Patients taking a statin had lower mortality risk in weeks after the surgery, researchers say
TUESDAY, June 2, 2015 (HealthDay News) — Statin use may lower mortality in the weeks and months after coronary artery bypass graft surgery, according to a study scheduled to be presented Sunday at the annual meeting of the European Society of Anaesthesiology, held from May 30 to June 2 in Berlin.
The new study was based on data involving more than 16,000 British patients. All were at least 40 years old at the time they underwent coronary artery bypass graft surgery, and the researchers tracked outcomes at one month and six months after the surgery. Apart from statins, many of the patients had been taking a broad range of other types of cardiovascular medications prior to the surgery. For example, nearly three-quarters were taking β-blockers, more than 60 percent were taking angiotensin converting enzyme inhibitors, and nearly 45 percent were taking calcium channel blockers.
However, after conducting five statistical analyses, the team found that only the use of statins was tied with a significant protective effect in reducing a patient’s postoperative mortality risk. This finding remained even after the researchers factored in each patient’s prior history of other chronic illnesses. Simvastatin was tied to the most significant drop in postoperative mortality risk (a 77 percent decline).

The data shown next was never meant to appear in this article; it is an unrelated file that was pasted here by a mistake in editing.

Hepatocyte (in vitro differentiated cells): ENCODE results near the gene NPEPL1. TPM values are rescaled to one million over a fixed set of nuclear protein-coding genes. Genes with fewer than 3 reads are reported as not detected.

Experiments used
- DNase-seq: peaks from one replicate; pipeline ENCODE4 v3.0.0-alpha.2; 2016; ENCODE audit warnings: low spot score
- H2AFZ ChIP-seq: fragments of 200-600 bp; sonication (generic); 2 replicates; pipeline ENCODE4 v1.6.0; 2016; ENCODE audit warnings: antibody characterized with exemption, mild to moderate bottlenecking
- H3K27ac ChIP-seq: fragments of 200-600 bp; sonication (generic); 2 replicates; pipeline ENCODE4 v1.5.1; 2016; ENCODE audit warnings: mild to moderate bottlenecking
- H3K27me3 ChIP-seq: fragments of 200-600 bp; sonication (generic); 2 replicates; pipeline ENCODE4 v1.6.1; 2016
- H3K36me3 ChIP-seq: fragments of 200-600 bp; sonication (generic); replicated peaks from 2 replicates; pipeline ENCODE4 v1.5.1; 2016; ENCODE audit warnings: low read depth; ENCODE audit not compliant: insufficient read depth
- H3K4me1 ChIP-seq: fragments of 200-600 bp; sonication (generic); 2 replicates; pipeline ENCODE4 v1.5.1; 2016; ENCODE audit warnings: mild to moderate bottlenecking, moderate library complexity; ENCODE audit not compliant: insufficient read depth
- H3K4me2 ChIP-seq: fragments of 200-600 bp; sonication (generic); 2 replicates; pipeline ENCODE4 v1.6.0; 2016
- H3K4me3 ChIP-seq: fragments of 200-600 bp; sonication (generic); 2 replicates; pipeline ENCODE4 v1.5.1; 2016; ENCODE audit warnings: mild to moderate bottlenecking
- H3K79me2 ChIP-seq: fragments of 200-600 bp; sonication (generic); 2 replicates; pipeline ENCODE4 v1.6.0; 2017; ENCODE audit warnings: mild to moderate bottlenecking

The study was led by Robert Sanders, Ph.D., an assistant professor of anesthesiology at the University of Wisconsin in Madison. His team of U.S. and U.K. researchers noted that the vast majority of patients included in the analysis — roughly 85 percent — were already routinely taking a statin before their heart surgery. “The unknown is why the other 15 percent were not on statins,” Sanders told HealthDay. Some may have had an intolerance to the medications or adverse effects, while others might simply not have been offered the cholesterol drug by their physicians, he noted.
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